If you’ve ever had the privilege of tasting Rachel’s Olive Chicken, you already know that it is lemony fresh and truly flavorful. Olive Chicken is a traditional Moroccan dish that is slowly simmered in a ceramic tagine. But since most of us don’t have tagines, Rachel has adapted the recipe with cooking techniques for the modern kitchen.
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Her recipe retains the bright flavor of the preserved lemons, the salty brine of the olives, and the sharp tang of the Dijon mustard, all melding together with the sweet earthiness of the saffron to make the most delectable chicken.
THIS RECIPE RETAINS THE BRIGHT FLAVOR OF THE PRESERVED LEMONS, THE SALTY BRINE OF THE OLIVES, AND THE SHARP TANG OF THE DIJON MUSTARD.
I, of course, have had the privilege of eating Rachel’s Olive Chicken at many a Friday night dinner, as well as other Moroccan dishes that feature cooked olives. I’ve often wondered why my Iraqi family never cooked with olives. Don’t get me wrong, we love olives. My grandmother brined her own olives, my mother is constantly making olive tapenade, my mother always has those huge metal vats of olive oil in her kitchen and we always have a bowl of olives on the table for our Shabbat meals. But we don’t cook with olives.
This past Friday night, the mystery was solved.
My girls were noshing on olives.
I admonished them: “Stop eating olives! You won’t have room left for dinner!”
My father piped up. “Let me tell you a story about my father.”
There aren’t a lot of stories about my paternal grandfather, Rafi. I know that he was a very kind and generous man, who ran a very successful wholesale food business in Baghdad. My grandmother Rosa was intelligent, tall, blue-eyed and beautiful and they were happily married. They had nine children, with my father smack in the middle of the siblings.
Their eldest son, my uncle Moshe, studied accounting in University and was a member of the T’nuah, the Zionist movement, which was punishable by death. He brought my young father into the group, which caused my grandmother great distress.
My uncles Moshe and Shlomo and my aunt Victoria (Toya) illegally left Iraq and made Aliyah to Israel. My father and his younger brother Naim and a group of youth from the T’nuah, also escaped Iraq over the border with Iran, where they were housed in tents in a Jewish cemetery until they had enough escapees to fill a plane. The family was reunited in Israel through Operation Ezra and Nechemiah in 1951. My grandfather passed away too young, before my parents were married.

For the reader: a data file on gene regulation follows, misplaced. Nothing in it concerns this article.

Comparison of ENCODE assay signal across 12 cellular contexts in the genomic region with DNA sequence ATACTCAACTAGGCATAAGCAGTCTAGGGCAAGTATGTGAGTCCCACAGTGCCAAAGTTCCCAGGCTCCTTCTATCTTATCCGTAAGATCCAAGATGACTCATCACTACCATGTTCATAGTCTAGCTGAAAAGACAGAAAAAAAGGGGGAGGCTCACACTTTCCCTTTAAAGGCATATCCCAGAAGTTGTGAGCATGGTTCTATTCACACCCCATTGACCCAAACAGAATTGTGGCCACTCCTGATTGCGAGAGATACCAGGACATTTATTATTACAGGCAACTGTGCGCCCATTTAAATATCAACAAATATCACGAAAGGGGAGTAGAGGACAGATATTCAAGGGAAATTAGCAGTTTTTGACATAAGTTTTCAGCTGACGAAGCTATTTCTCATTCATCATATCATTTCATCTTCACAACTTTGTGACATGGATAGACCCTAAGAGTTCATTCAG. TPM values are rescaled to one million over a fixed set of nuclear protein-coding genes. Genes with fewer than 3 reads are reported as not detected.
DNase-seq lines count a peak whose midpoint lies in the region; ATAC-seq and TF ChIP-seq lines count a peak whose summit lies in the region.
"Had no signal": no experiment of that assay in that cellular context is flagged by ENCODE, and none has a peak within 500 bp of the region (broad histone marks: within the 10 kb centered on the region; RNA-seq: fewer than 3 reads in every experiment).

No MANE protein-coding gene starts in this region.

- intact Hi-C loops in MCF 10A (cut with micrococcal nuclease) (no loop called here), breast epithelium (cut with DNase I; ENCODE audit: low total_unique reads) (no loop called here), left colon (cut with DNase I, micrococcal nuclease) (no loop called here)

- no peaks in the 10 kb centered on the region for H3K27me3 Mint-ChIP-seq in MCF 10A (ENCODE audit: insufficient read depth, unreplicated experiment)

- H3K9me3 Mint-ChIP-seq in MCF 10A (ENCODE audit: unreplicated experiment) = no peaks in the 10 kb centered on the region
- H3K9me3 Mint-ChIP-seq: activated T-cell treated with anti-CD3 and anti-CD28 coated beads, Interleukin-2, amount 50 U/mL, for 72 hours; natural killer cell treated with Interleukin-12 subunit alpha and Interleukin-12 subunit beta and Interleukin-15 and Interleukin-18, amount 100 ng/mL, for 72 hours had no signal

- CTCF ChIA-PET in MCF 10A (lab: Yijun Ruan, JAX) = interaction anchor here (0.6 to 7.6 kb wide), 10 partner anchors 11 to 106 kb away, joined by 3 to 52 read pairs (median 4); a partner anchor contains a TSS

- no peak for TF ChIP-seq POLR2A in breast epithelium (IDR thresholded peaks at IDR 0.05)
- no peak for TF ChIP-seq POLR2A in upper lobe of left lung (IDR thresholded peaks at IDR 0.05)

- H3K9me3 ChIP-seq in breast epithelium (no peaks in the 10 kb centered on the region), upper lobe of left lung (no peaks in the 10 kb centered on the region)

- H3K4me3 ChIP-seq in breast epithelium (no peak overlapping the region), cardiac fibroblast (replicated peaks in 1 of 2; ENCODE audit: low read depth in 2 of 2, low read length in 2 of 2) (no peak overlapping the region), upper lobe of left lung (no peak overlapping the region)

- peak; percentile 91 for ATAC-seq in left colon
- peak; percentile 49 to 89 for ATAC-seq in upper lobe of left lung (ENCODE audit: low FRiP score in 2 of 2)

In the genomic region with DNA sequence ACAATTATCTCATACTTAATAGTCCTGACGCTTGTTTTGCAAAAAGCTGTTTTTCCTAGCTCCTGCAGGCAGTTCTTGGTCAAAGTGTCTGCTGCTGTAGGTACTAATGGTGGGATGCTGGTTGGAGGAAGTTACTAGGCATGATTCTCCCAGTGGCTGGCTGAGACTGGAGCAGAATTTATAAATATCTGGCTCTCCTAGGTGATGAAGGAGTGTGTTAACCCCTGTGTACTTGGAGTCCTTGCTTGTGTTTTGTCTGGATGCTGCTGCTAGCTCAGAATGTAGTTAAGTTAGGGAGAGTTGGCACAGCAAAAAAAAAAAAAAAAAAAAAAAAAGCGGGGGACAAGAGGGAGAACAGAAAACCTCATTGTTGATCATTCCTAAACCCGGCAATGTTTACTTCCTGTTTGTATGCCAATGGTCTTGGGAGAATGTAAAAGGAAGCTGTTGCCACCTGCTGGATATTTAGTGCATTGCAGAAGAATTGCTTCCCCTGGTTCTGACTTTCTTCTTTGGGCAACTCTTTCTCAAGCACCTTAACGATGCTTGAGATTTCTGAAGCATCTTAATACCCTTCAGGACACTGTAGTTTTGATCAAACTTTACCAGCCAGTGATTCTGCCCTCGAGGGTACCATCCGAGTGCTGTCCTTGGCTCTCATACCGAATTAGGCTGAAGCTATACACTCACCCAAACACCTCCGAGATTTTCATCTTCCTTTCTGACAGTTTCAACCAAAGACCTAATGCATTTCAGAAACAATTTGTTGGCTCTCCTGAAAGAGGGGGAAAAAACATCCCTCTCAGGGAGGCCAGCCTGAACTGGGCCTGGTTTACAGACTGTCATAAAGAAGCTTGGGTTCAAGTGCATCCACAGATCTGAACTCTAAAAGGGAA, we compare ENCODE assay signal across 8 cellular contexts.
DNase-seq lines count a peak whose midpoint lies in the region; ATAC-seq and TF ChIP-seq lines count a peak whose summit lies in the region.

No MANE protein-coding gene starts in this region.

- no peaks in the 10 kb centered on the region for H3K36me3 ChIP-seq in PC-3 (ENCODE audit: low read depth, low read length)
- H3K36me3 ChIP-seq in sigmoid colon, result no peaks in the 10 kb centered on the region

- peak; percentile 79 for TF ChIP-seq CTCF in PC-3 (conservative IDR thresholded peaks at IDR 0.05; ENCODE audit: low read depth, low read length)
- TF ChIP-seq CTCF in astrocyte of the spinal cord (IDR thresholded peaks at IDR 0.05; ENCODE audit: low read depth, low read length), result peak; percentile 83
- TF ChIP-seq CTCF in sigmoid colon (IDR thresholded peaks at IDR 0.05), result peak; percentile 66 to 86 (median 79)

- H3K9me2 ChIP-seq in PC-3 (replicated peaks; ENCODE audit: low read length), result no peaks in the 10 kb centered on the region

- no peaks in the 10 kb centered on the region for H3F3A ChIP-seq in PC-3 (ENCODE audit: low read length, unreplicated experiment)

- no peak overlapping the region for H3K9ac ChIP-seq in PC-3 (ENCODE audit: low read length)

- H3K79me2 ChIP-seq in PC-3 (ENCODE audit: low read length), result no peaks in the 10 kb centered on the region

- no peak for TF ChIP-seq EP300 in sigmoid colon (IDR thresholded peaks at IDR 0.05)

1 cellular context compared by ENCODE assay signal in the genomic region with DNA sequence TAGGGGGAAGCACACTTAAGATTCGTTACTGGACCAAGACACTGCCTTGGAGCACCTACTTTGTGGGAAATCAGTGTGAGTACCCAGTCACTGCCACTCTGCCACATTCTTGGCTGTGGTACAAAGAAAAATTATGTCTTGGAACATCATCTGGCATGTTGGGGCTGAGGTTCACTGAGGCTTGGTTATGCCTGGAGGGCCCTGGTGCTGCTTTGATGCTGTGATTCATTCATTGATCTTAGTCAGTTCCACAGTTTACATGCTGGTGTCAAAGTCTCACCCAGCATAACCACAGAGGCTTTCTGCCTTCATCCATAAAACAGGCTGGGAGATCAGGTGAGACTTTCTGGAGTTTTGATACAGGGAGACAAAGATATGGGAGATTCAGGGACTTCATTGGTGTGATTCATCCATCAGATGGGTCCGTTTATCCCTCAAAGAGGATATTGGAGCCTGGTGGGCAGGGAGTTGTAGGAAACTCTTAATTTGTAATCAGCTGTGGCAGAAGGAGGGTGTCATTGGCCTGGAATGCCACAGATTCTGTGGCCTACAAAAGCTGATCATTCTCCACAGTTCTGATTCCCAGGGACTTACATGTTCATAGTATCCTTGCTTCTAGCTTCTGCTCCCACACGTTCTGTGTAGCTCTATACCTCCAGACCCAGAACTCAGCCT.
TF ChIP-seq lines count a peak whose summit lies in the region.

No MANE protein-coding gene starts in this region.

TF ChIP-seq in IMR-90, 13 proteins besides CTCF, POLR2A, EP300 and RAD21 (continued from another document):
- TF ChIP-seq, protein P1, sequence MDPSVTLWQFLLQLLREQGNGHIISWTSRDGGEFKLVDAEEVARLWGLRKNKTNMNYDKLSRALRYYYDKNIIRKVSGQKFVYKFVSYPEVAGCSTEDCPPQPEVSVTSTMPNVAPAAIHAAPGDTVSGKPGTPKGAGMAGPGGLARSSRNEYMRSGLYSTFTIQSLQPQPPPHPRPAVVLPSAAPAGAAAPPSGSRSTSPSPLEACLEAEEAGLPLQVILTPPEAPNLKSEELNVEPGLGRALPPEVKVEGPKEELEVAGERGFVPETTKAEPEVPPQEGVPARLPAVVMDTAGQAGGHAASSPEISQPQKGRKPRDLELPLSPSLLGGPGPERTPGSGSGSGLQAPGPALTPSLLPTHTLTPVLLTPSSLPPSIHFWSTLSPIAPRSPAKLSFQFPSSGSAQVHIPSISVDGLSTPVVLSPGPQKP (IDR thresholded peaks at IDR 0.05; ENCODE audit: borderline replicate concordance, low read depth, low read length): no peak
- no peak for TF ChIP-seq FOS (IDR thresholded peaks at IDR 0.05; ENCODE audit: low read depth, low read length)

My father continued: “One day, my father decided to take the bus to Jerusalem. When he got off the bus, he saw an Arab youth selling fruit. He bought a bag thinking it must be like dates and carried on his business. On the bus ride back to Tel Aviv, he remembered the fruit. He took one bite, then quickly spat it out. He had bought olives freshly picked from the tree!”
That is how I discovered that olives don’t grow in Baghdad and most of Iraq and that is why olives don’t feature in the Babylonian kitchen.
Olives grow in the Mediterranean region—Spain, Italy, Greece, Turkey, Morocco, Israel and the Levant.
The canned pitted green olives from Israel are perfect for this recipe. Preserved lemons add umami saltiness and a real depth of flavor to the dish, but fresh lemons can work too. Don’t be intimidated by the idea of preserving your own lemons—they are very simple to make and they last a long time in the refrigerator. You can find Rachel’s recipe on our Instagram page @sephardicspicegirls and on our Facebook page, Sephardic Spice SEC Food. Cilantro, onions and garlic make this dish even healthier. And we promise that your chicken will be moist, tender and delicious. Mmmmmmmmmm!
1 small red onion
½ preserved lemon, flesh and skin
1 bunch cilantro, cleaned and stems cut off
2 tablespoons Dijon mustard
½ cup extra virgin olive oil
1 cup saffron water
½ tsp salt
½ tsp pepper
1 3-4 pound chicken, cut in pieces
10 whole garlic cloves
1 cup pitted green olives
Preheat oven to 350°F.
In a blender or food processor, mix the onion, preserved lemon, cilantro, mustard, olive oil, saffron water, salt and pepper until the mixture resembles a dressing.
Place chicken pieces in an oven pan.
Place garlic cloves between the chicken pieces.
Place olives on top and around the chicken.
Spoon dressing over the chicken.
Cover the pan and bake at 350 for 45 minutes.
Turn up heat to 425°F.
Remove the cover from chicken and bake another 20-30 minutes, until golden.